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Plain, Venal or Vapid?
The Reverend Sydney Smith remarked that he ‘must believe in the Apostolic succession, there being no other way of accounting for the descent of the Bishop of Exeter from Judas Iscariot’. The decision to exclude plain packaging of cigarettes from the Queen's speech suggests that this Apostolic succession is not confined to the episcopate. Everyone knows that legislating against smoking works and indeed in this issue, Sims et al (Hot Topic; see page 619) estimate nearly 2000 adult admissions from asthma attacks were prevented per year by the last round of smoke free legislation. Australia has introduced plain packaging—why not the UK? What possible down side (other than to the industry) is there to passing this measure? David Simpson, once Director-General of ASH (he of ‘giving Rothman's a Queen's Award for industry is like giving the top prize at Crufts to a rabid dog’ fame), suggested that one cannot do better than listen carefully to the tobacco industry and then do the opposite. We are reluctant to believe Ministers are stupid or corrupt, despite some ill-advised acceptance of corporate tobacco hospitality; so why no plain packaging? OK, no gain without pain, but when the only possible pain is to the industry and the potential gain is to patients, isn't this a no-brainer? Hopefully the decision will be changed rapidly; otherwise some might think that Mr Naughtie's unfortunate Spoonerism on the then Culture Secretary <http://www.youtube.com/watch?feature=player_embedded&v=F1G6osCnsbA> was more prescient than he realised.
Home management of pneumothorax. Worth a flutter?
The typical inpatient management of primary spontaneous pneumothorax strikes us as an accident waiting to happen. Unnecessarily large chest drains inserted unnecessarily by unnecessarily inexperienced doctors at an unnecessarily antisocial hour seems to be the order of the day. Previously fit and healthy young patients then parade around the ward with a large portal for infection inserted in their chest. Thankfully, most fall out before too much harm is done. Could home management be any worse? Fraser Brims and Nick Maskell think not (see page 664; Editors’ choice). Their meta-analysis of admittedly poor quality clinical trial data suggests that around 80% of patients could be managed successfully and safely with outpatient treatment using a lightweight one-way flutter valve. The findings are encouraging and provide an excellent basis for a definitive randomised controlled trial.
On the attack again
Cystic fibrosis (CF) is the respiratory disease par excellence in which basic science has delivered paradigm-changing therapies very rapidly, as the recent meteoric rise of Ivacaftor has illustrated. It is likely that most benefit will come from applying these therapies soon after CF diagnosis by newborn screening. However, anyone who has witnessed a Richter scale 17 toddler temper tantrum will wonder how any physiological outcome measures could ever be determined in this age group. Byrnes et al (see page 643) now report that CF pulmonary exacerbations, or attacks, in the first 2 years are associated with adverse outcomes, whether the attack definition is broad church (any increase in respiratory symptoms) or narrowed down to those requiring admission to hospital. In an accompanying editorial, Sanders and Goss (see page 608) rightly state that the next step is evidence that these early CF lung attacks are actually preventable by treatment before they are used as a clinical trials end-point, although the fact that frequency was less in children given anti-staphylococcal prophylaxis suggests they may be. This work does open up the possibility of a novel end-point in CF clinical trials in pre-schoolers, and turns an even brighter spotlight on the importance of acute lung attacks on long term lung health in ‘chronic’ diseases.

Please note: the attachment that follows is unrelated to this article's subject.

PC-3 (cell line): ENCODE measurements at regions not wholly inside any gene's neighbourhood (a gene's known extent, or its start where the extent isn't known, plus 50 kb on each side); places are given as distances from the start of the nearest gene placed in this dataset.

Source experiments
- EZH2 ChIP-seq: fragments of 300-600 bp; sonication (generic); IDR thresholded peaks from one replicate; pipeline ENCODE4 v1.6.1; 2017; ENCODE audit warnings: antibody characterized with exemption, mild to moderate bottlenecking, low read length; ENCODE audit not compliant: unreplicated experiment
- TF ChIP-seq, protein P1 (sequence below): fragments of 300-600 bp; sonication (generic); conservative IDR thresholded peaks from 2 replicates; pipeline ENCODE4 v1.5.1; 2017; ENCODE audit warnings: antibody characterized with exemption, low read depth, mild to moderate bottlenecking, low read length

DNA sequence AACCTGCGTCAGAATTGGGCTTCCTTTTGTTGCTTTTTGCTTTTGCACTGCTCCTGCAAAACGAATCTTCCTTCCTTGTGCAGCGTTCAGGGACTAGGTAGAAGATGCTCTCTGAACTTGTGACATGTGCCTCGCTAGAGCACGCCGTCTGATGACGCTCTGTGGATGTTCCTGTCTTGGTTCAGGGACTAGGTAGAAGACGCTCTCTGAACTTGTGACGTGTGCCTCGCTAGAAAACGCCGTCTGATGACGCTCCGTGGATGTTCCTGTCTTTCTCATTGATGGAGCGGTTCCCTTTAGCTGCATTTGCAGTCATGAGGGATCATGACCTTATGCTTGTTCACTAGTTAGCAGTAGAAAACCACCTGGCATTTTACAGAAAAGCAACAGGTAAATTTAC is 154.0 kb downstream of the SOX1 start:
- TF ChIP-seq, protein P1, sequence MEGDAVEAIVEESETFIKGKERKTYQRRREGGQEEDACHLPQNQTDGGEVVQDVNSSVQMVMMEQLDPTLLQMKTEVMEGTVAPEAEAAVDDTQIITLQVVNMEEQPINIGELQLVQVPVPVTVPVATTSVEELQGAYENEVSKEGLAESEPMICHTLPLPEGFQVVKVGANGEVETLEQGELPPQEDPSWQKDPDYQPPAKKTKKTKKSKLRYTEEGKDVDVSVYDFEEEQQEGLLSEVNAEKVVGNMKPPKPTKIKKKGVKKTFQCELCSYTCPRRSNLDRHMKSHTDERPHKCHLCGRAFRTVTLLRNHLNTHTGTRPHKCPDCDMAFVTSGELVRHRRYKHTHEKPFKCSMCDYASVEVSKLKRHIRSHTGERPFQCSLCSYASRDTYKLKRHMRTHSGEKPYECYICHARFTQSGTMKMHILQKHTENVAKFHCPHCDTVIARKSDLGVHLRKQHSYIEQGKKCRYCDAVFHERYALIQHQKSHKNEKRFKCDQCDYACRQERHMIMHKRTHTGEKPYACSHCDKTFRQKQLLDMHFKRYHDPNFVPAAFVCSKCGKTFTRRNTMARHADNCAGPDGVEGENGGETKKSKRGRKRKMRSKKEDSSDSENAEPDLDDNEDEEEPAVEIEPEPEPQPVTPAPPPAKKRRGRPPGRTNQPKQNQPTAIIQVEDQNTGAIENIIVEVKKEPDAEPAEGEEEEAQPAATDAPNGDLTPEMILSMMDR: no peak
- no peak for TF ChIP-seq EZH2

COPD control panel and another flutter
Alvar Agusti and William MacNee have been leaders in the move away from a narrow, one size fits all, lung-function-based assessment paradigm for COPD. The new revised GOLD strategy advocates assessment of multiple more clinically relevant aspects of the disease, and a degree of individualisation of the treatment approach based on a more complete understanding of the relationship between current symptoms and future risk. They acknowledge that the volume and complexity of information that needs to be organised and integrated is a growing challenge. Their suggested approach is to copy aircraft pilots and use a control panel which organises clinical measures into three disease domains: severity, activity and impact (see page 688). Another approach is to focus on aspects of the disease that can be modified (see McDonald et al, page 692). In this respect, eosinophilic airway inflammation is interesting as we have existing and new treatment possibilities. Could anti-IL-5 monoclonal antibodies have a role in preventing COPD lung attacks? So confident is this editor that he has a wager of an expensive bottle of Rioja with the more sceptical Alvar Agusti (and the other editor thinks Alvar must now have his corkscrew at the ready).